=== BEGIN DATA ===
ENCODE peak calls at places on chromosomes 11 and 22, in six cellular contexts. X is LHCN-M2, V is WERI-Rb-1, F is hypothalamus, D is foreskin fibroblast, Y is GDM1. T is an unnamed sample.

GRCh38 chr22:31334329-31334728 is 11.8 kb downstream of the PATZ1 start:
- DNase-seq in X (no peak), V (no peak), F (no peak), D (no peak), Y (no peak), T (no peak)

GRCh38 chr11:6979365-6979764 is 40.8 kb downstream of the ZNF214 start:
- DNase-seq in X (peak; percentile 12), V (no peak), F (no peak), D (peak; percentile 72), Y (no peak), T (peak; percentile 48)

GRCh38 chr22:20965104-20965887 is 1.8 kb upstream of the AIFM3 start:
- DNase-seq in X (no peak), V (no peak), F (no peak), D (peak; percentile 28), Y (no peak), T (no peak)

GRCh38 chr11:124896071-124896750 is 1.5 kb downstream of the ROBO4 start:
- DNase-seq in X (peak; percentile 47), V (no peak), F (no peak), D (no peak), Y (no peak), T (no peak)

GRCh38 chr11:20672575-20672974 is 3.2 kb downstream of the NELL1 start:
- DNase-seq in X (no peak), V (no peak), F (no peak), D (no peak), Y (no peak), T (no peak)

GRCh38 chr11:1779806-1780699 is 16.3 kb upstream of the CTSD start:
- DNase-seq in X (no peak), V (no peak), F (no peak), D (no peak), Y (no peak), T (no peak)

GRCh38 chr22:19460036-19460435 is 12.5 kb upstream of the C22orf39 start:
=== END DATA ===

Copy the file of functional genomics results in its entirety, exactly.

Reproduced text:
ENCODE peak calls at places on chromosomes 11 and 22, in six cellular contexts. X is LHCN-M2, V is WERI-Rb-1, F is hypothalamus, D is foreskin fibroblast, Y is GDM1. T is an unnamed sample.

GRCh38 chr22:31334329-31334728 is 11.8 kb downstream of the PATZ1 start:
- DNase-seq in X (no peak), V (no peak), F (no peak), D (no peak), Y (no peak), T (no peak)

GRCh38 chr11:6979365-6979764 is 40.8 kb downstream of the ZNF214 start:
- DNase-seq in X (peak; percentile 12), V (no peak), F (no peak), D (peak; percentile 72), Y (no peak), T (peak; percentile 48)

GRCh38 chr22:20965104-20965887 is 1.8 kb upstream of the AIFM3 start:
- DNase-seq in X (no peak), V (no peak), F (no peak), D (peak; percentile 28), Y (no peak), T (no peak)

GRCh38 chr11:124896071-124896750 is 1.5 kb downstream of the ROBO4 start:
- DNase-seq in X (peak; percentile 47), V (no peak), F (no peak), D (no peak), Y (no peak), T (no peak)

GRCh38 chr11:20672575-20672974 is 3.2 kb downstream of the NELL1 start:
- DNase-seq in X (no peak), V (no peak), F (no peak), D (no peak), Y (no peak), T (no peak)

GRCh38 chr11:1779806-1780699 is 16.3 kb upstream of the CTSD start:
- DNase-seq in X (no peak), V (no peak), F (no peak), D (no peak), Y (no peak), T (no peak)

GRCh38 chr22:19460036-19460435 is 12.5 kb upstream of the C22orf39 start: